A US ruling has prompted fresh questions about the health effects of Roundup - but scientists say the case shouldn't warrant a knee-jerk ban of the popular weedkiller here in New Zealand.
Over the weekend, a San Francisco jury ordered Monsanto to pay NZ$439m to a former school groundskeeper, on the basis its product had contributed to his cancer.
The lawsuit from Dewayne Johnson claimed Roundup caused his non-Hodgkin's lymphoma, which Monsanto denied.
The company insisted hundreds of studies have established that the active ingredient in Roundup - glyphosate - was safe and reportedly planned to appeal the decision.
In agricultural New Zealand, where debate about the use of glyphosate has increased over recent years, the Environmental Protection Authority considered Roundup safe to use and the US ruling hadn't changed that position.
However, Associate Environment Minister Eugenie Sage said she'd be asking the agency to consider adding Roundup to its hazardous substance reassessment list in the light of the decision.
Sage's move has been backed by University of Canterbury toxicologist Professor Ian Shaw, who noted the World Health Organisation's International Agency for Research on Cancer (IARC) had already classified glyphosate as possibly carcinogenic to humans.
New Zealand conducted its own review of the IARC re-classification and concluded glyphosate was unlikely to be a human carcinogen or genotoxic, which swayed authorities not to reconsider the regulatory status of glyphosate-containing herbicides.
Shaw was critical of the New Zealand review's findings, particularly as the work didn't appear to have covered the possibility of non-genotoxic carcinogenesis, or that some chemicals that caused cancer didn't directly alter genes.
"I do not think we should base our regulatory decisions on a US court case, but I do think that the evidence that glyphosate is possibly a carcinogen in humans is robust."
Another toxicologist, Dr Belinda Cridge, said the terms of the US case were interesting as the plaintiff didn't need to conclusively demonstrate that glyphosate caused the cancer - only that it was a plausible contributing factor.
Also, she pointed out, Monsanto was unable to prove that glyphosate definitely did not cause the cancer.
Cridge said the IARC's re-classification itself was still being widely debated, but argued that its underlying finding - that glyphosate might cause cancer under the right conditions and exposures - still stood.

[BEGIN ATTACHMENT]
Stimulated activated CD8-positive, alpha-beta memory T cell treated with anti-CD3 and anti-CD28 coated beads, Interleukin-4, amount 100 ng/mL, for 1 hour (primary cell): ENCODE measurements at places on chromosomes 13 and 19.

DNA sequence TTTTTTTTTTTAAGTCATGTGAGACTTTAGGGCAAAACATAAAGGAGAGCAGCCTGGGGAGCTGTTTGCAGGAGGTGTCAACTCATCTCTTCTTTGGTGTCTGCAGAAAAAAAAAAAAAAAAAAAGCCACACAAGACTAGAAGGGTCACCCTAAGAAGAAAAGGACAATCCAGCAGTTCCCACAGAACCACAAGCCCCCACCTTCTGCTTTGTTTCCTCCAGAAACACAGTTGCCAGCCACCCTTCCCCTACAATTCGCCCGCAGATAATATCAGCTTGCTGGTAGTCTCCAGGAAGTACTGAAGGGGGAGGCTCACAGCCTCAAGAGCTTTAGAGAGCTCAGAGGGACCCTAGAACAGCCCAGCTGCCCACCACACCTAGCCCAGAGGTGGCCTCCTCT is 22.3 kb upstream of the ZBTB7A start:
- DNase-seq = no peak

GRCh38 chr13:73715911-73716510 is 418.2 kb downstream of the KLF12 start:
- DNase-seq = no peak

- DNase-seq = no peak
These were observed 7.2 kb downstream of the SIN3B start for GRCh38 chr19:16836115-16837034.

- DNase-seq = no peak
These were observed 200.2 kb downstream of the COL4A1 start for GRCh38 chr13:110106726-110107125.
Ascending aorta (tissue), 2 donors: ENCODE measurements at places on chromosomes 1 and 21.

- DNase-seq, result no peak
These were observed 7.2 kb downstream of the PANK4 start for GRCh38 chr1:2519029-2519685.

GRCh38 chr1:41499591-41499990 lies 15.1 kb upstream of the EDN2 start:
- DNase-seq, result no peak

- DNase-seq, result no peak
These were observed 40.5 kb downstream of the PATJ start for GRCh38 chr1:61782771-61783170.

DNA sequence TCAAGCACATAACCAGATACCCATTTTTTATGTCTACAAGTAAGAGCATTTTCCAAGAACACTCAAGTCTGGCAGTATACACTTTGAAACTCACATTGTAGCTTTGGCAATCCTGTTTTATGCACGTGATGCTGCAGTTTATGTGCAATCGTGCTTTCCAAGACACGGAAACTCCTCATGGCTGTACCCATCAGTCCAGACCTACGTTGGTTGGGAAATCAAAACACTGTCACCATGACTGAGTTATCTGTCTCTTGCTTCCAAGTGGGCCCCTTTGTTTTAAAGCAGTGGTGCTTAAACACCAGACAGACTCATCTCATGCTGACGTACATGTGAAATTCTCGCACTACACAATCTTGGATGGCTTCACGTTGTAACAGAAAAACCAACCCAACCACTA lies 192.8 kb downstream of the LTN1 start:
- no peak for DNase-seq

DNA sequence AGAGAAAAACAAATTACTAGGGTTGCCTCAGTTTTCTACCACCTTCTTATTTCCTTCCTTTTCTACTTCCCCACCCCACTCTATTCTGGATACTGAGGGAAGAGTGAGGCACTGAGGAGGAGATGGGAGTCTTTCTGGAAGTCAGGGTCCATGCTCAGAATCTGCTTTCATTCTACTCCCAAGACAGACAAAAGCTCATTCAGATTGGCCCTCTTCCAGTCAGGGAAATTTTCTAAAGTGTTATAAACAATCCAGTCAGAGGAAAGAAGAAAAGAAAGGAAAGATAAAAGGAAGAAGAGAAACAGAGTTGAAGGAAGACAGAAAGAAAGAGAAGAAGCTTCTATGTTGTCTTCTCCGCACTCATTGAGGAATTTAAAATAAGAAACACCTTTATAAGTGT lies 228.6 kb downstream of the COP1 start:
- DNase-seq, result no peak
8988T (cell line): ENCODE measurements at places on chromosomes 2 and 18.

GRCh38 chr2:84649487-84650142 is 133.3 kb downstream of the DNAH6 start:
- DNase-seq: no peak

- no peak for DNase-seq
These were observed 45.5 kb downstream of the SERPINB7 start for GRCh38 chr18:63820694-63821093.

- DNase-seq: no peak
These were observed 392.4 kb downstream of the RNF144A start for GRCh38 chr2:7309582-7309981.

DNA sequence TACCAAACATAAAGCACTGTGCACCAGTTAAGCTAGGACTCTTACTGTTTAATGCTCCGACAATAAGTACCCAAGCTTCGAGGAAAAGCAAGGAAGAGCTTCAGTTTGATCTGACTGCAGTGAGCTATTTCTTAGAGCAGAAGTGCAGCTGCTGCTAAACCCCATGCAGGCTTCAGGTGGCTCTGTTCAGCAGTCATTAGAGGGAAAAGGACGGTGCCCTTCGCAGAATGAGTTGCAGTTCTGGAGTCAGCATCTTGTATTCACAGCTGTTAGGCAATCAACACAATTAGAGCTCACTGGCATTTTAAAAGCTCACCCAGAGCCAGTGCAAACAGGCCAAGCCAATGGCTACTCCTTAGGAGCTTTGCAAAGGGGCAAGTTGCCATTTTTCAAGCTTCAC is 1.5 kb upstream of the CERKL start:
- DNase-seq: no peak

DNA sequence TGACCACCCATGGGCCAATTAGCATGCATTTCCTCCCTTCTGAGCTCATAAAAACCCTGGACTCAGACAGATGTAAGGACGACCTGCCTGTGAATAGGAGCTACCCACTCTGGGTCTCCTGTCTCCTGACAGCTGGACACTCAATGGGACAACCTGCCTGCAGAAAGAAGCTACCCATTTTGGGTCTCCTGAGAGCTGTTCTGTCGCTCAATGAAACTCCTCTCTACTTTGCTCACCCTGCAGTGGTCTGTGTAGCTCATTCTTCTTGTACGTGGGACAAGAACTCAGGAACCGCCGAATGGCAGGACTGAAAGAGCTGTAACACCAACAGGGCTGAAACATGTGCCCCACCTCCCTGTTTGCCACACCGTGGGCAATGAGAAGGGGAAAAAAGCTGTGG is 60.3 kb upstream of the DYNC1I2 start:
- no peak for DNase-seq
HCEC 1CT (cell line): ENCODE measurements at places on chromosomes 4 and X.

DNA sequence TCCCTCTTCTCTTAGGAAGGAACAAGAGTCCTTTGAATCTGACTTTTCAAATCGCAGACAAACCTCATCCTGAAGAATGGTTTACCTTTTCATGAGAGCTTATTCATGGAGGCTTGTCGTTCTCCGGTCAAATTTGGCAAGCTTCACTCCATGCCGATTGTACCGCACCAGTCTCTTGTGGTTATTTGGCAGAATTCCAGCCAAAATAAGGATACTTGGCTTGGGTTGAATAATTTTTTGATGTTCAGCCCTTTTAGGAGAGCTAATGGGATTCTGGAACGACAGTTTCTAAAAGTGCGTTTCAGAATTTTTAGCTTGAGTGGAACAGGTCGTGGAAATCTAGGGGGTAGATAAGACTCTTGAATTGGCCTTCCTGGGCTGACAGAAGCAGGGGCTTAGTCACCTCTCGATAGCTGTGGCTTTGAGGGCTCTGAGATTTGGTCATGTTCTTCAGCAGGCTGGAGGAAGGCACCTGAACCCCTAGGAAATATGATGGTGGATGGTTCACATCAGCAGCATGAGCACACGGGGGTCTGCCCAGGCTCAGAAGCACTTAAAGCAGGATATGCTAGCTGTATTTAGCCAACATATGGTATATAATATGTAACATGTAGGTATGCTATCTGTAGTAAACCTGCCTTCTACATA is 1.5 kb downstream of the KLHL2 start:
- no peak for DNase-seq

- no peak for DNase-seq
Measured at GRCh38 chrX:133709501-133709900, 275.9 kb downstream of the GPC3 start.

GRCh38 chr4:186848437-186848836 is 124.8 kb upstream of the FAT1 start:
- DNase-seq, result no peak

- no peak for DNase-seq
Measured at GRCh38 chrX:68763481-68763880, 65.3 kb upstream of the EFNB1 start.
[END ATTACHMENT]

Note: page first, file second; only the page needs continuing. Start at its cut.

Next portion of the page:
"Finally, it is important to consider the whole picture. Roundup isn't, and has never been, a safe panacea for all weed control.
"Scientists continue to learn more and more about this chemical and its effects."
Yet the alternative options weren't very appealing and many were still much worse for both people and the environment, she said.
"Roundup has been used extensively worldwide for a long time, it has a reasonably good safety record and has limited environmental effects - compared to the alternatives.
"Yes, improvement is needed, but for farmers, Roundup is one of the safer options currently available."
That point was echoed by Massey University weed scientist Dr Kerry Harrington.
"Hopefully the calls for it to be banned will take into consideration the low risk of problems and the crucial importance of this herbicide for sustainable weed control worldwide," he said.
"It is a concern if decisions on the use of glyphosate in New Zealand hinge on the outcome of a court case in US where a jury of ordinary members of the public had to decide about complex issues of toxicology."
University of Otago cancer epidemiologist Associate Professor Brian Cox further cautioned against reacting with a ban.
"A sudden reaction to one case in one US law court, that has not yet gone to the appeal court, is not an appropriate method of developing health policy in New Zealand."
Cridge's advice to people was not to use chemicals they didn't need to and to be rigorous about safety equipment.
"This applies to all the chemicals we use from home cleaners to industrial chemicals in the workplace to agrochemicals such as Roundup."